The Centre for Healthy Brain Ageing (CHeBA) was successful in the latest round of funding from the National Health and Medical Research Council (NHMRC). In March 2015, the Minister for Health, the Hon Sussan Ley MP, announced that CHeBA will receive an NHMRC program grant worth $6.78 million for researching strategies for early detection and intervention to slow the development of mild neurocognitive disorders and dementia.
The aim of the Program Grants scheme is to provide support for teams of high calibre researchers to pursue broad based, multi-disciplinary and collaborative research addressing complex problems. Teams are expected to contribute to new knowledge at a leading international level in important areas of health and medical research.
“Our program will focus on early detection of dementia, identification of novel risk factors, and development of new treatments, to help the burden of dementia in our community,” says the chief investigator on the program, CHeBA Co-Director Professor Perminder Sachdev.
“It will build on three longitudinal studies – Sydney Memory and Ageing Study, Older Australian Twins Study and Sydney Centenarian Study – and three international consortia – COSMIC, STROKOG and ICC-Dementia – that the investigators have developed to achieve these aims. A prevention trial for post-stroke dementia is planned, and the investigators will examine if low voltage brain stimulation can enhance the effect of cognitive training on memory.”
According to the 2012 report from the Australian Institute of Health and Welfare, direct health and residential care costs of dementia currently exceed $4.9 billion per annum, not including the indirect costs in foregone earnings, carer time and expense. If dementia rates continue to rise at predicted rates with the ageing population, the cost will total 3.6% of the GDP by 2051. Mild neurocognitive disorders are not included in these figures and comprise an additional hidden burden. Without research into risk factors and strategies for prevention and early diagnosis, the economic and social cost of dementia will be devastating.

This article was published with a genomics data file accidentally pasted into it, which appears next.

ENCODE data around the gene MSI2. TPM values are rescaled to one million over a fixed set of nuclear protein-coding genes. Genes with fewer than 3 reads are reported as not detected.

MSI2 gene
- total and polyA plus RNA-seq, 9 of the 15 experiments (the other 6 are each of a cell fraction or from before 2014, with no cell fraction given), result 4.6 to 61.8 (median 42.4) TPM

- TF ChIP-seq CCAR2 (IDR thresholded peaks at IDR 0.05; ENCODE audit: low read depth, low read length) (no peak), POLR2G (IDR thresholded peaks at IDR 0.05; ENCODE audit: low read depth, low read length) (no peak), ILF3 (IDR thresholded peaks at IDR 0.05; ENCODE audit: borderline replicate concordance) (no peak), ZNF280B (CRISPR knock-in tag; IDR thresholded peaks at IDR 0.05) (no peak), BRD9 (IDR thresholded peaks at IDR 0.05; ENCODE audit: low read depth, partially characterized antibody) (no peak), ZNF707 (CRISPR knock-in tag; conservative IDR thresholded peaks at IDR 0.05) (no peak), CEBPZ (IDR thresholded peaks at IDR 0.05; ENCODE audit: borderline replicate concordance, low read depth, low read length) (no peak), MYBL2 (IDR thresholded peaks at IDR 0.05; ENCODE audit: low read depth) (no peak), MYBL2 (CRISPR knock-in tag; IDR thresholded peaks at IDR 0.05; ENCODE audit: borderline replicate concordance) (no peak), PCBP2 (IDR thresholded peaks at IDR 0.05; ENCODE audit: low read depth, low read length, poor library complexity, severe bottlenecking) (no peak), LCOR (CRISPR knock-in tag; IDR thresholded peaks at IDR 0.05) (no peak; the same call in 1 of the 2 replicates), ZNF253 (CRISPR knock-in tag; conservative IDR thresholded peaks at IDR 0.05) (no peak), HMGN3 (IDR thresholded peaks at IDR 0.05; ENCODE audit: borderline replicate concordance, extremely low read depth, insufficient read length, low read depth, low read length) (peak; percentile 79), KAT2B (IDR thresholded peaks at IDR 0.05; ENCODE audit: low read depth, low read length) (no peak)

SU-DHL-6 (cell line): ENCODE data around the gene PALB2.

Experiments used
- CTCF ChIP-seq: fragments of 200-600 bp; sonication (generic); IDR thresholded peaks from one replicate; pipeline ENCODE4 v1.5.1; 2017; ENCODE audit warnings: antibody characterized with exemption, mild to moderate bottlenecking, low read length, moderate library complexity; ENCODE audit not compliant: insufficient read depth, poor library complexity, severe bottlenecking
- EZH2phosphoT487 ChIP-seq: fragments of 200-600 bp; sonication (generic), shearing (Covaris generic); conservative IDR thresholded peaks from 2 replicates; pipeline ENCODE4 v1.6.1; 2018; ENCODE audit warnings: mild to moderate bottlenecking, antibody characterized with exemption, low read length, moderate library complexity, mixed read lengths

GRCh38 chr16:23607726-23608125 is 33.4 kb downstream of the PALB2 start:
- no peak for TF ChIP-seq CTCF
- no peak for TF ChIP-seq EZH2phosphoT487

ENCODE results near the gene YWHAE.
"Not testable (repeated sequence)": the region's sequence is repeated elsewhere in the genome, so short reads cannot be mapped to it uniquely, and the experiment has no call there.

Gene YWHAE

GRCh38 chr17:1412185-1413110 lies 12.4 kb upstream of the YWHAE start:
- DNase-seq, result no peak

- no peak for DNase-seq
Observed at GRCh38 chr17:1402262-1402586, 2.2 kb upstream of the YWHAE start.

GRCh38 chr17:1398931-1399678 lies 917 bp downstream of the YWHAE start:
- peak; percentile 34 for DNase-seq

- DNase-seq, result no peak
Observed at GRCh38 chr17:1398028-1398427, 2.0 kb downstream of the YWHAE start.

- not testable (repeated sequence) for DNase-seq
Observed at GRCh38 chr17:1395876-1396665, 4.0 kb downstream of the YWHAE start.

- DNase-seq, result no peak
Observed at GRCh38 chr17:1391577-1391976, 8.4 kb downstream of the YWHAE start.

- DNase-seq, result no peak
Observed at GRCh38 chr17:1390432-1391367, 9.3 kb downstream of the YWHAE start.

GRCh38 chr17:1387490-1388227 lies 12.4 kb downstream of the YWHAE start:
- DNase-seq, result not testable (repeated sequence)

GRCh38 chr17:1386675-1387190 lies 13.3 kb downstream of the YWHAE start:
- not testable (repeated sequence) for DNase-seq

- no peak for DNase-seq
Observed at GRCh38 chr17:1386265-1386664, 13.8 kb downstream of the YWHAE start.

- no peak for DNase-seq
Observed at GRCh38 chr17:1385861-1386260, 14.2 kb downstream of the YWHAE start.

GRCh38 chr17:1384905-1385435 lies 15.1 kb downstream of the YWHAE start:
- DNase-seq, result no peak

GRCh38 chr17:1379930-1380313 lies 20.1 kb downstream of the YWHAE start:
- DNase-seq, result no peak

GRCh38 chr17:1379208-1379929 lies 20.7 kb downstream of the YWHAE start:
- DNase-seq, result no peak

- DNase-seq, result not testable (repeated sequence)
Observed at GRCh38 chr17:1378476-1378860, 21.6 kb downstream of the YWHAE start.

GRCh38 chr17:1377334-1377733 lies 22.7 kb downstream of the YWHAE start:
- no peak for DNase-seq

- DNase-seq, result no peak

The NHMRC-funded program grant provides the core funding for research at CHeBA. It will be supplemented by The Dementia Momentum, an initiative launched by CHeBA last month to change the future of dementia incidence. The Dementia Momentum seeks to increase dialogue with the community about this disease and give an opportunity for philanthropists and corporates to invest firmly in social change by advancing the large-scale, "big data" research being conducted at CHeBA. This includes the analysis of large population data-sets collected through international consortia to identify risk and protective factors for dementia.
“Our work will make a significant impact on the diagnosis of neurocognitive disorders in the early stages, and the postponement of dementia in Alzheimer’s disease and vascular cognitive disorder. Our group is closely engaged with the community as well as policy makers, to ensure that our research makes a real difference to the burden of neurocognitive disorders in older individuals, both in Australia and internationally,” says Professor Sachdev.